I deleted instagram and facebook from my phone for 90 days — and survived

I had a serious addiction to my iphone. Every time there was a lull in my day, whether it be I was standing in a line, waiting for a plane, having a meal and the other person left the table, whenever I was left with nothing but me and my thoughts, I would pick up my phone and head straight to facebook and instagram. The worst part was, I rarely even realised what I was doing, such is the ingrained nature of habit.

6 months ago I left our home in Australia and began an around the world trip with my husband and two children and it started making me look up and take more notice of the world around me and what was so polarising was that everywhere I looked, there were people staring at their phones. And unfortunately, I realised I was one of them.

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So I started researching about social media addiction and measuring my phone usage and was shocked to learn that I checked my phone 124 times on an average day. I spent an average of 1 hour and 47 minutes a day on facebook and instagram. I told myself that it was necessary for work, and honestly, about half of it was. But the other half was a pure waste of precious time and brain space and I wanted to reclaim it back.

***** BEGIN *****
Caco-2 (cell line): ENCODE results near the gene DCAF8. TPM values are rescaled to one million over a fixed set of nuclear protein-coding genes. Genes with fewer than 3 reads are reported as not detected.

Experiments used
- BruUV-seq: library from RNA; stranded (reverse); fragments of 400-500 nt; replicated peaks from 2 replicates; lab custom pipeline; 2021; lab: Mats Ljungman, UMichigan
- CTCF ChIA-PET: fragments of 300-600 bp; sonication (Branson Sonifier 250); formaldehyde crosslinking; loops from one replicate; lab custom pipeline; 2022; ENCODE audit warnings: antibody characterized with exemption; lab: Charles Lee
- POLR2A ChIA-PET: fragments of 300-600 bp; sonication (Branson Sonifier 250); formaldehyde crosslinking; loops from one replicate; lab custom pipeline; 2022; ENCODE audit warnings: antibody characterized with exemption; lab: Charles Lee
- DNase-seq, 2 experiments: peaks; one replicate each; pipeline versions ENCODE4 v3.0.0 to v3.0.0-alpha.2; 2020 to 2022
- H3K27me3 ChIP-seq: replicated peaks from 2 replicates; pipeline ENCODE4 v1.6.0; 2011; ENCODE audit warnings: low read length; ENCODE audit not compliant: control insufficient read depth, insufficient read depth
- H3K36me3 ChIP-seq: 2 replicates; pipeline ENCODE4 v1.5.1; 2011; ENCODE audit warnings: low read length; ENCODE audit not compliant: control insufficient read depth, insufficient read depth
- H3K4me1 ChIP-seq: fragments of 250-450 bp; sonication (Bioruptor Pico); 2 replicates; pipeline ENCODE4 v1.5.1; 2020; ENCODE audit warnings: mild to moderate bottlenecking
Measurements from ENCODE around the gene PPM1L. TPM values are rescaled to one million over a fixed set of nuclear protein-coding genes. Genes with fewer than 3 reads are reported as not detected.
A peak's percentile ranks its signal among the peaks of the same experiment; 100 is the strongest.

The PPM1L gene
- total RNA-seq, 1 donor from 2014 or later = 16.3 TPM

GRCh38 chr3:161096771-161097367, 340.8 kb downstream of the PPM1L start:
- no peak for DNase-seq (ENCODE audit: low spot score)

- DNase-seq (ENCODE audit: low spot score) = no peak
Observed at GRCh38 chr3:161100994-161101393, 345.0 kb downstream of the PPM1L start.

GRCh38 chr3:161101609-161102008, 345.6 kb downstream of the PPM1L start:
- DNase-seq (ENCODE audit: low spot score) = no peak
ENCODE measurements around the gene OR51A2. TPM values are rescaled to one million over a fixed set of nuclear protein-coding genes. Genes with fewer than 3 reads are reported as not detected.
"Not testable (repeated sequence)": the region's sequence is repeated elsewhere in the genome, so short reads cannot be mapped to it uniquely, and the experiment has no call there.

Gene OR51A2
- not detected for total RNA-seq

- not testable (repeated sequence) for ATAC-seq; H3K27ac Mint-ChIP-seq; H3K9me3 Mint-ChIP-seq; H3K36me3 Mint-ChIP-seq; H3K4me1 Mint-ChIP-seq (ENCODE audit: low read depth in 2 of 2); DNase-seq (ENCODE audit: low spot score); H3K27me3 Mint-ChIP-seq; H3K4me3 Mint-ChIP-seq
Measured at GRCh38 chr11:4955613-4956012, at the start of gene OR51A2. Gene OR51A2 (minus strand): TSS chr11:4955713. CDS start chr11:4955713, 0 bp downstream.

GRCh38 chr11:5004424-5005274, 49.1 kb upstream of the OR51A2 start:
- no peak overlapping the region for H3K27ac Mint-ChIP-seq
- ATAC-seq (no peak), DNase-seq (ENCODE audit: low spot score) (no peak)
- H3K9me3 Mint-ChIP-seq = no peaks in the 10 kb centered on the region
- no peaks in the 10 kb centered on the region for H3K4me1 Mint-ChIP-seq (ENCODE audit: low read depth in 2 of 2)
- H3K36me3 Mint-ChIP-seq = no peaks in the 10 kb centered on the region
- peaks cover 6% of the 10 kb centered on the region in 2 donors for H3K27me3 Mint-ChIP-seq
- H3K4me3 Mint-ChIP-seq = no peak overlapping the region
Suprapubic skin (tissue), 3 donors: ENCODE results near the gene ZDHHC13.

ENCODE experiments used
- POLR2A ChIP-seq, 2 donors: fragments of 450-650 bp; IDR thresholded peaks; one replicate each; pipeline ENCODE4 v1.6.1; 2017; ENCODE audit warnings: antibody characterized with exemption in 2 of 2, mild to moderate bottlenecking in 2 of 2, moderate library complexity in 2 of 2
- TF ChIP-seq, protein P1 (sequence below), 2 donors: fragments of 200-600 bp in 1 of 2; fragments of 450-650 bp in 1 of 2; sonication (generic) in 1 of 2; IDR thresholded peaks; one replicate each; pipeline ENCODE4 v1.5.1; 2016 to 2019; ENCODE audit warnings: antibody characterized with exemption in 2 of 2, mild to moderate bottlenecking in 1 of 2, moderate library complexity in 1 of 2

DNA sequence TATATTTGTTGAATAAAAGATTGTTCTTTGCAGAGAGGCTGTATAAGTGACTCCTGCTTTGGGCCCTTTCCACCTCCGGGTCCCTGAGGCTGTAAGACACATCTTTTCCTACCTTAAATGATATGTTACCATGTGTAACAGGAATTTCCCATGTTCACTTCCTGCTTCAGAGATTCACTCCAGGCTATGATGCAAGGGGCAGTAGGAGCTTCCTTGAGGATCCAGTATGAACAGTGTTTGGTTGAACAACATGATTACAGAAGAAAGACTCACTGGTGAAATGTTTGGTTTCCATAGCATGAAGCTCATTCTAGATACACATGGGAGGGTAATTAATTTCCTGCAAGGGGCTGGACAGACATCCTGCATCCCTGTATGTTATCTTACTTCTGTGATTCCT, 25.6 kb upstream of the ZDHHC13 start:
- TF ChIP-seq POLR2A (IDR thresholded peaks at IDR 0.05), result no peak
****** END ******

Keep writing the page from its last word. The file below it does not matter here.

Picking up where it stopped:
I won’t go into all of the research here about how damaging excessive social media use is for our brains and our physicality, a simple google search will show you (and maybe scare you) and tell you all you need to know by people way more qualified than I am. Using our phones all the time limits our memory capacity, thinking process and creativity because of the learned reliance on technology. We are actually getting more stupid by using our smart phones. What I will tell you is why I decided to go radical and delete the apps and what 90 days without it felt like.